The number of COVID cases in New York City has more than doubled in the last week. And after what the city went through in 2020, it certainly sounds alarming — so why are the governor and the mayor telling us that this time is different?
That has more to do with what's happening inside hospitals — or in this case, what isn't happening.
In March 2020, emergency room physician Dr. Matthew Bai was exasperated and traumatized by the sheer magnitude of sickness he witnessed on a daily basis the front lines of COVID.
"The things I see in the ER are scary, I'm a little scared myself," he said as part of a Facebook video diary he recorded at the time. "You can see there's patients everywhere because of this … even though we're overflowing, we're still trying to provide them care."
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But these days, Dr. Bai is calm, as is the scene at Mt. Sinai Hospital in Queens. Both are somewhat surprising, given how the omicron surge has New York City at a record level of COVID cases.
Dr. Bai said repeated what many other health officials have said is a cause for calm, at least for now.
"What's different from last few waves, the cases really aren't that severe anymore," he said.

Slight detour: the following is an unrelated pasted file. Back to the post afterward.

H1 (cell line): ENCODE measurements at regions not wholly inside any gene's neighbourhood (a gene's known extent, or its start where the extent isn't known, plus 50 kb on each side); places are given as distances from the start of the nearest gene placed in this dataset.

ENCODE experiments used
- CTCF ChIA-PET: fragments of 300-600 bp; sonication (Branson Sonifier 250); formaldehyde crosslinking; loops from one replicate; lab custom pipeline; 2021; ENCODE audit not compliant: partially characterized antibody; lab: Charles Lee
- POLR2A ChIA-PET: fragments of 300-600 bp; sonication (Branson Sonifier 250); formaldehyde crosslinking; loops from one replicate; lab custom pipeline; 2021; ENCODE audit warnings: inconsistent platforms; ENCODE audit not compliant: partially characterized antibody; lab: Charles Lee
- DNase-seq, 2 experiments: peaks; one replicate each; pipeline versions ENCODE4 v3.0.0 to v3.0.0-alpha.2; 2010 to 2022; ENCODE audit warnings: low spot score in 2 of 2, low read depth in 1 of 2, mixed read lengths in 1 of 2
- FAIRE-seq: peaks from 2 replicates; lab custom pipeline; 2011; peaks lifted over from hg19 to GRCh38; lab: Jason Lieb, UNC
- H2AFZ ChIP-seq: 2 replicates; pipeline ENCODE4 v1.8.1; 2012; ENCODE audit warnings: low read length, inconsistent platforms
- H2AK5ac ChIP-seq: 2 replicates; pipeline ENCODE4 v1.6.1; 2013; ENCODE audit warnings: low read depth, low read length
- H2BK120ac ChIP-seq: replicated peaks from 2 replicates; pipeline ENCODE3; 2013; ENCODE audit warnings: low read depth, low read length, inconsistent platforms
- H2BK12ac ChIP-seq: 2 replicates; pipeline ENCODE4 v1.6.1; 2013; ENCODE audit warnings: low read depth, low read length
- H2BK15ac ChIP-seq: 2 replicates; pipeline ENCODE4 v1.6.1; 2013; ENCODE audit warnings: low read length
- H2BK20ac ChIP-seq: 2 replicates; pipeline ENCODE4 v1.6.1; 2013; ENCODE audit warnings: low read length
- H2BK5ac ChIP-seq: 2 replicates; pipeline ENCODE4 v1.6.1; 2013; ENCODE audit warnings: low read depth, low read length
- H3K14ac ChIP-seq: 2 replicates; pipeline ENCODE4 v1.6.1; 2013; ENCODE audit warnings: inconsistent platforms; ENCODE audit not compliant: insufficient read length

He said that is likely a product of the effectiveness of vaccines, in addition to what appears to be a more contagious, but less deadly, variant.
"Most of the people I'm seeing coming in with COVID symptoms who are vaccinated, maybe have boosters and have very mild symptoms or no symptoms at all," Bai said.
Health officials still urge caution, simply due to the sheer number of people getting infected with omicron so quickly. But while city and state data shows the positivity rate and cases increasing rapidly, hospitalizations and deaths have remained relatively stable.
"The thing to keep in mind: We have tools now to fight this," Dr. Bai said, adding that it's not just the vaccines, but better treatments are helping significantly too.
"That scary view of a totally healthy young person coming in, completely sick — they're very few and far between. Haven't seen that in a while," he said.
At the peak of the pandemic, there were 970 COVID patients in the ICU at the city's 11 public hospitals. As of Thursday, there were just 54.
"Now, it's closer to a a tenth or 15 percent of ICU is COVID patients, and the rest is typical patients we were used to seeing before all this," Dr. Bai said.
That compares to 2020, when hospitals (including where Dr. Bai works) literally ran out of space to put patients.
What is being seen so far in the city with omicron is consistent with what has already played out in the UK and South Africa, where the variant has been spreading for a while.
Studies show the variant is less likely to land people in the hospital. But officials warn that the huge surge in cases could still strain the health system, especially in areas with more unvaccinated people.